The Anniversary No One Celebrates in New York: Generations of Transit Disaster—-the New York City Subways, Part 1.
The New York City Subways are a mess. That’s led to persistent rider and taxpayer problems over decades. Both line extensions and adequate maintenance have been repeatedly delayed because the system can’t generate nearly enough money to even break even, no less make the improvements necessary to keep this massive system in good repair.
“It will take until 2067 to get the entire system into good condition,” wrote the Citizens Budget Commission in a recent report.
This has been the story of the New York City subways since complete government takeover in 1940. The last seventy five years plus of subway history demonstrate the failure of the current system of government ownership and operation. The system is hobbled by a 1940s government takeover/reform as well as a 1950s decision by the political ruling class to hand over operating responsibility to an authority, which was later replaced by a disastrous, spendthrift state authority, the MTA.
The MTA also operates all the buses and commuter railroads in the region. The MTA, by the way, has its headquarters in the most expensive part of town on Madison Avenue in Midtown Manhattan.
These “reforms” were supposed to solve the system’s problems and ensure it operates in the public interest. But just about everyone agrees the system has deteriorated at an alarming pace over the years, especially riders, who, on a daily basis, use this fragile system from the outer boroughs to travel into the center of the city, Manhattan.
Prior to 1940, the system had included some private management companies. The latter built the first lines in private/public agreements. The underground trains began operating in 1904. The subways were once partly run by private management companies operating under a public franchise. And some were, for a time, very successful before they were regulated to death. The New York City subways, in the private management era (1904-1940), had an approximately 15-year golden era until around the end of World War I.
Service was good. Private companies, though highly regulated, often made money, sometimes a lot of money. That’s even though government subway advocates then, and even some supposedly free market advocates at the Manhattan Institute today, insist it is impossible to turn a profit on mass transit. They dismiss the idea of private management companies in any part of the subways, any part of it.
Yet ironically many of these private sector opponents also criticize the current system. They—as well as a vast majority of ruling liberal politicians here in New York—see any form of privatization as too radical a solution.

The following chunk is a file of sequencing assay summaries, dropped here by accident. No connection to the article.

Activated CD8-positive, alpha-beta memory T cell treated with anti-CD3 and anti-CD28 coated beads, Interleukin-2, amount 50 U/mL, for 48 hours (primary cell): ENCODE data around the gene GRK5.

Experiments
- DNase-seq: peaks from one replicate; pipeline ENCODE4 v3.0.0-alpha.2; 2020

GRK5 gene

Private Management Is Forbidden
Under private management companies, defenders of the current system say, the riders would suffer. Fares would skyrocket. However, the price of a ride is actually a lot more than the basic $2.75 today. That’s because city and region residents pay various tolls and taxes to cover the system’s persistent red ink. The latter, as with almost all government operations, grows and grows as money is lost, wasted or spent on other things. For example, taxpayers have repeatedly paid through the nose for bond issues for new lines that are yet to be built.
Projects, often so publicly begun with groundbreaking ceremonies and cameras rolling, were never completed. That’s because, as with almost everything the government does, the project goes far over budget. And, in the case of the subways, taxpayers and riders have often been misled: Sometimes money designated for a new line was later used to close persistent year-to-year deficits.
Despite all the problems of the public system of 75 years, today many public interest groups, ruling out the return of private management companies, complain about poor service and rising fares.
More of the same, say the powers that be in New York. New forms of public control. The answer, say New York leaders, can never be to take control of the trains away from the public sector, no matter how badly things become.
How Did the Subways Get Mugged?
This series of articles will attempt to answer that question as well as some others. But the woes of the subway system begin with a truth, proven again and again, by economic history: Governments almost always, when they go outside of their mandate to provide traditional public services and run businesses, fail. Then generations of taxpayers today and tomorrow get stuck with the bills. This is as true for Amtrak, the national passenger railroad of the United States, or FannieMae and FreddieMac, two government housing agencies that were in the middle of the housing market meltdown of 2008.
Governments blunder when they try to run businesses; when they engage in an oxymoron called state enterprise. And if ever there were an example of a state enterprise with a protracted history of failure, it is New York’s deteriorating subways.
I will continue with the disastrous 75-years of government ownership of the New York City subways in our next installment.